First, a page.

Tog Tognazzini joined Apple in 1978, Employee No. 66, and worked at the company for 14 years, founding the Apple Human Interface Group along the way. He explains why he thinks the iPhone will be a hit—and why Apple is so far ahead in a Q&A with BusinessWeek’s Jessie Scanlon.
A few samples of Tog’s replies:
It looks like the iPhone will be a hit out of the box. Both Steve Jobs and Apple now have 30 years experience bringing entirely new products to market. They know now to wait until the silicon technology is available that will allow them to produce a full-featured, mature product on Day One. [In contrast,] both Apple’s Lisa and Newton were terribly underpowered, leading to their failure in the marketplace. Gesture technology as incorporated in the iPhone has been under development in the lab for more than 15 years. It is well understood, and the power and speed of today’s silicon is well up to the task.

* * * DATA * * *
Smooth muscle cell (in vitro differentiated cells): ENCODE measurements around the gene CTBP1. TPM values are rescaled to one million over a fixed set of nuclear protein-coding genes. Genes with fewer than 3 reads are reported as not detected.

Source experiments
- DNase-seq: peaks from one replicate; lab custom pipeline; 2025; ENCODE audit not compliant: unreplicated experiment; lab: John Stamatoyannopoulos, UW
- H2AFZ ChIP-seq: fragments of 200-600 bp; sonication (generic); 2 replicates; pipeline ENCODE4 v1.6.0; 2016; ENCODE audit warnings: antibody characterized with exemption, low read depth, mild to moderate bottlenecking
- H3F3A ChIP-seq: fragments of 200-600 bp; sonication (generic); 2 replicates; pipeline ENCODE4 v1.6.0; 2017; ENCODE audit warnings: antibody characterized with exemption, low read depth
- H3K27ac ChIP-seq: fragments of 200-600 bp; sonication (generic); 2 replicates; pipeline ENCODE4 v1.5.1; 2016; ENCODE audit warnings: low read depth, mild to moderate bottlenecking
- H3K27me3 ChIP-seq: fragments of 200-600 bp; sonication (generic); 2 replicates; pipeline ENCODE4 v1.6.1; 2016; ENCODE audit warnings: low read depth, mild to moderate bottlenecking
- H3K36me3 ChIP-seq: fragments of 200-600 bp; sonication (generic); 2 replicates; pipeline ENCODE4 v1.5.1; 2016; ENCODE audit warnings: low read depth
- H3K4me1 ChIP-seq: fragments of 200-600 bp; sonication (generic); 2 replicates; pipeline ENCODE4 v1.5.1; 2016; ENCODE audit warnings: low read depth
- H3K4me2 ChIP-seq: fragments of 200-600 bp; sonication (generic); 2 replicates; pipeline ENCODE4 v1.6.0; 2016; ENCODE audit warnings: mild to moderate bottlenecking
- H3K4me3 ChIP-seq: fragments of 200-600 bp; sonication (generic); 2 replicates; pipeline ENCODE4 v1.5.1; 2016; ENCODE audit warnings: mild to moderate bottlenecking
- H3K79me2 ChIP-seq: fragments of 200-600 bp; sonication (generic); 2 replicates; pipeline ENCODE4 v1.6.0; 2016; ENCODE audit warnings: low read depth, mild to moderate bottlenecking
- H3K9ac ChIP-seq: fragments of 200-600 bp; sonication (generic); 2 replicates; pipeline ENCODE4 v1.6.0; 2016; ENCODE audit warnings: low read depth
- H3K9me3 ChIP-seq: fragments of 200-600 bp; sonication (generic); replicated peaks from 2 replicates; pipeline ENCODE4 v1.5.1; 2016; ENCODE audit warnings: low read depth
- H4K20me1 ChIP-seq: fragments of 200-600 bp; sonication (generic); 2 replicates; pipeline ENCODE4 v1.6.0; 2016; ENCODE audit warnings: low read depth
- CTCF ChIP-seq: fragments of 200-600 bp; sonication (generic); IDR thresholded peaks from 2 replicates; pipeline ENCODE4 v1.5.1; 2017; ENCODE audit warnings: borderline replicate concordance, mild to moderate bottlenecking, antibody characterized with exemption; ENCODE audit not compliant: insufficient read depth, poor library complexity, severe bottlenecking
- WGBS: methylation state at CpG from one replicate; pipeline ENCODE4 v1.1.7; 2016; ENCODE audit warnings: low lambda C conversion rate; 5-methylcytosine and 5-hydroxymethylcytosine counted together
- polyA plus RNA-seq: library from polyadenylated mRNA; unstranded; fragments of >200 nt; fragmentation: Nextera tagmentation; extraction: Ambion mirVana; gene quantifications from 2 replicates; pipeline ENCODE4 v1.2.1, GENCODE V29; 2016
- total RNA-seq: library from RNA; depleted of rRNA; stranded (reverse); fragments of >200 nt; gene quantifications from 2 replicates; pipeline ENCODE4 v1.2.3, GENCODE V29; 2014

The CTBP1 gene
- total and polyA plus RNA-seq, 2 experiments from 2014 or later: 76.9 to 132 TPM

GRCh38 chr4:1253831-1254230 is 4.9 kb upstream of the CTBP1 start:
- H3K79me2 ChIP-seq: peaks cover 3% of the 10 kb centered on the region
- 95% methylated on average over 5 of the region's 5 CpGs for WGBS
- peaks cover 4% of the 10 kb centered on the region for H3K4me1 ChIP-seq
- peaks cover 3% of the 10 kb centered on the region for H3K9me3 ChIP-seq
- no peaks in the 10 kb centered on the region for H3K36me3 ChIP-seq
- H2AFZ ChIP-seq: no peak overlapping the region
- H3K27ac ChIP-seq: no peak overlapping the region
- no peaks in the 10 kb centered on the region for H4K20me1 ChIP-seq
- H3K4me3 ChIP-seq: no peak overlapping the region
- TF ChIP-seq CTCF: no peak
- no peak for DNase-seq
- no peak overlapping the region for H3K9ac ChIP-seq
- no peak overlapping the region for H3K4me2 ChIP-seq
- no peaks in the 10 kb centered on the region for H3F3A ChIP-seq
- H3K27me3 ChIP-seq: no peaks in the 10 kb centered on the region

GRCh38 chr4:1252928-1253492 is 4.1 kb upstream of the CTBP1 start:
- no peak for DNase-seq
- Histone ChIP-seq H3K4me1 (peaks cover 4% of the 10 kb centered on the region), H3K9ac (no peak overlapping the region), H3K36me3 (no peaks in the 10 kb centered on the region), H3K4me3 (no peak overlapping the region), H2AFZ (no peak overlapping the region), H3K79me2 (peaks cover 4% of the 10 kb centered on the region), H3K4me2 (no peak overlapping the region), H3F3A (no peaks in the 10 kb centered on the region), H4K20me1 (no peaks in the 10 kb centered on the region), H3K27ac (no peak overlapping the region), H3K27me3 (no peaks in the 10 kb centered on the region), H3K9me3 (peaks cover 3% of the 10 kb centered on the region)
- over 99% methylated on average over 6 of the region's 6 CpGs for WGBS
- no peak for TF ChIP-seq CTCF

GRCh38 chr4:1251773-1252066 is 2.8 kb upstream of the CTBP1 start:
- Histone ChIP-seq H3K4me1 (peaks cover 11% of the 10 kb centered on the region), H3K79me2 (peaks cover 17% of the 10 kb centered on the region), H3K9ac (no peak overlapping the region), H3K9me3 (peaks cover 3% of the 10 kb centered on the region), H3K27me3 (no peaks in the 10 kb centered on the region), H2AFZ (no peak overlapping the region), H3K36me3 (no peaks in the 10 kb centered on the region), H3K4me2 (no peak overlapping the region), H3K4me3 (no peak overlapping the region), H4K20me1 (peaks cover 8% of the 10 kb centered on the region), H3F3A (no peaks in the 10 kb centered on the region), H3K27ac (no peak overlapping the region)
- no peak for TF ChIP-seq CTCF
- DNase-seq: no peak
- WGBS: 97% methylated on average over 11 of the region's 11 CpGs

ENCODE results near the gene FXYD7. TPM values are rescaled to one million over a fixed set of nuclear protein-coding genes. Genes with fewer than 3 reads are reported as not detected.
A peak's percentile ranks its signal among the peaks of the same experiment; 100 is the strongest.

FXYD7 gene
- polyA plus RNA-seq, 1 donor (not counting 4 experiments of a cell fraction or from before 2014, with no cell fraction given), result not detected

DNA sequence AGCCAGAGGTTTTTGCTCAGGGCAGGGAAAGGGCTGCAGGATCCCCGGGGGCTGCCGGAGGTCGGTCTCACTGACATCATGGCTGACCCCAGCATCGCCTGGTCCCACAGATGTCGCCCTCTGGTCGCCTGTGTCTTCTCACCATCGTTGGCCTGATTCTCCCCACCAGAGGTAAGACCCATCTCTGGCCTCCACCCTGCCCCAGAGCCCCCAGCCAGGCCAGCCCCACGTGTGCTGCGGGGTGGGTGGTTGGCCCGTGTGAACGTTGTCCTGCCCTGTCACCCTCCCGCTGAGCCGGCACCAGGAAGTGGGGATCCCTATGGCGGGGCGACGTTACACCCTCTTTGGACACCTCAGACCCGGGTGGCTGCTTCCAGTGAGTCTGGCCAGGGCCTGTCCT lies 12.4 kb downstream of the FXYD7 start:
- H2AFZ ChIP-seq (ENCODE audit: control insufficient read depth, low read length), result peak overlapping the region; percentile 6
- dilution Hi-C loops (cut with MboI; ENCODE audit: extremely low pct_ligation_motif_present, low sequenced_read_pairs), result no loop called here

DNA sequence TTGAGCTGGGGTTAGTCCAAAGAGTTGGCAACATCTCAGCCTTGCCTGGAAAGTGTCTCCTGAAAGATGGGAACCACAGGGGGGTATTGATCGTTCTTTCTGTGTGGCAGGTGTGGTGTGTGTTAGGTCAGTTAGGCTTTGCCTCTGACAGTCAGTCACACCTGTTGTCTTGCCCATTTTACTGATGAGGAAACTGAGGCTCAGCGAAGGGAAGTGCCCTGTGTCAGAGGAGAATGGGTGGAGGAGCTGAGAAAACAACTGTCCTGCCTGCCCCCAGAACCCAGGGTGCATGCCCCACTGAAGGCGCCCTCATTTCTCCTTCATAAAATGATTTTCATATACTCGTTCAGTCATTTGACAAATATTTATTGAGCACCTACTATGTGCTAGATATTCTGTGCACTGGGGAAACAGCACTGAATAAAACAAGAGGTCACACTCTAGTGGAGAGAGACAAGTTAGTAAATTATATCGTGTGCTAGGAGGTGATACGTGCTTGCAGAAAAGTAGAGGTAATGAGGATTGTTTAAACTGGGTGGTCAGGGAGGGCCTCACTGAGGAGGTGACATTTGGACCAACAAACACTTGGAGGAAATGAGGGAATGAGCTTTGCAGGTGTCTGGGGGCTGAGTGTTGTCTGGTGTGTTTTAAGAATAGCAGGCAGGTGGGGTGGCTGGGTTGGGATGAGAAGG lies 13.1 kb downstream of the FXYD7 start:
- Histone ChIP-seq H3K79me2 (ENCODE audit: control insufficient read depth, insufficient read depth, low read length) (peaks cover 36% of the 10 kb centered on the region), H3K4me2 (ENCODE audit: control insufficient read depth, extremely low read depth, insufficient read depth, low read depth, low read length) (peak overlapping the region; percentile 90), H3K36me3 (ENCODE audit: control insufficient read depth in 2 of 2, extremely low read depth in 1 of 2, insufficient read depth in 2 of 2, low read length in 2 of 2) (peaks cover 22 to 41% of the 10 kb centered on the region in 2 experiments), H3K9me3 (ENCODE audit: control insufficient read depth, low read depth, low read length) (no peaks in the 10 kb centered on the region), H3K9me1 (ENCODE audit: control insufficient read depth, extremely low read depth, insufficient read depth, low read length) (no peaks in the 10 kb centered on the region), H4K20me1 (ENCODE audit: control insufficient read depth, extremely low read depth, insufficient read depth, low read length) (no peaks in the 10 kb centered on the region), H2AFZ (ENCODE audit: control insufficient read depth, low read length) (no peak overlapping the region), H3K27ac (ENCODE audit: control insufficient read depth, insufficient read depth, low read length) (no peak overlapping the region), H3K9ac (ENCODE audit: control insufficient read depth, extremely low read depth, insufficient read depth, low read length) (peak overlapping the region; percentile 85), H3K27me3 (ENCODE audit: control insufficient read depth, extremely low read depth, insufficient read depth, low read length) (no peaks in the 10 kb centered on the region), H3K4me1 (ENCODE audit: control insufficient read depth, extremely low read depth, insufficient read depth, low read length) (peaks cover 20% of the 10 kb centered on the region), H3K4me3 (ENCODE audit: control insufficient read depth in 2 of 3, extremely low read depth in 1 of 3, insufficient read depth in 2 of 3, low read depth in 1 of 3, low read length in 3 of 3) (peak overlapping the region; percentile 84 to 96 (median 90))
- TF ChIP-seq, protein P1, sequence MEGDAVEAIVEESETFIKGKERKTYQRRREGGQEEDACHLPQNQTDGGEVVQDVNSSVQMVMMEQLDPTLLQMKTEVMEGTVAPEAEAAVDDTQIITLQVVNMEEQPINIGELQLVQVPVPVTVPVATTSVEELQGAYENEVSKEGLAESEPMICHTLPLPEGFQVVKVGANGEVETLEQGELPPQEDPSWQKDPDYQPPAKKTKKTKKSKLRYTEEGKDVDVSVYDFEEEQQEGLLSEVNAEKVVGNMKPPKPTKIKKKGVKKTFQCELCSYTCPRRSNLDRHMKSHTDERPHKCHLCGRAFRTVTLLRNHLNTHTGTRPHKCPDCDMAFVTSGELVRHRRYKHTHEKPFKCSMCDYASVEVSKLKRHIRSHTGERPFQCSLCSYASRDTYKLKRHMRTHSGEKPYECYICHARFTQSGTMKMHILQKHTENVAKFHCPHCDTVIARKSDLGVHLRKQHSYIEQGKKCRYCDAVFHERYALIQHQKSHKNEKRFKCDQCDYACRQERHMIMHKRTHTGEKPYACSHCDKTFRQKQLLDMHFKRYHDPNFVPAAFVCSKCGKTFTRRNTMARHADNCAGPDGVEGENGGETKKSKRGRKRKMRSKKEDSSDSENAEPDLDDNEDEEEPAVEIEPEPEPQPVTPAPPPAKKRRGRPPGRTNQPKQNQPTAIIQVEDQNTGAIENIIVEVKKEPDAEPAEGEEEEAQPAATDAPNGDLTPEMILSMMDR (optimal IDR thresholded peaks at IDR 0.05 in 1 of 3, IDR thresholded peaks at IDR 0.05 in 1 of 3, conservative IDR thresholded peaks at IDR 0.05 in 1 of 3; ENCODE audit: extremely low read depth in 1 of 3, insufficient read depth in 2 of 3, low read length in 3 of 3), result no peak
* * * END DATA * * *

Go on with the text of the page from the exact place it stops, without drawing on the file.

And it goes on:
Steve is a man with three elements that make up the story of his success. First, he worships good industrial design and good behavioral design. He wants to make every product a jewel, something that can be exhibited in MOMA [the Museum of Modern Art] and that people will be attracted to. The second thing is his common sense, which is greatly undervalued as one of his strengths. He looks at something and knows whether it’ll work or if it’s simply a quirky, cute thing. The third thing is that he’s got a marvelous lack of fear, which could easily get him killed. He does things like betting the company on the Mac—or the iPhone. He’s more often right than wrong, so it pays off. But in my experience, his courage is something that’s sadly lacking at many other large corporations.
I think it is fair to say that [Apple’s iPhone] team is bringing out what would quite possibly be a sixth- or seventh-generation product for many of the giant, noninnovators that are dominating our industry today.
Much more in the full Q&A here.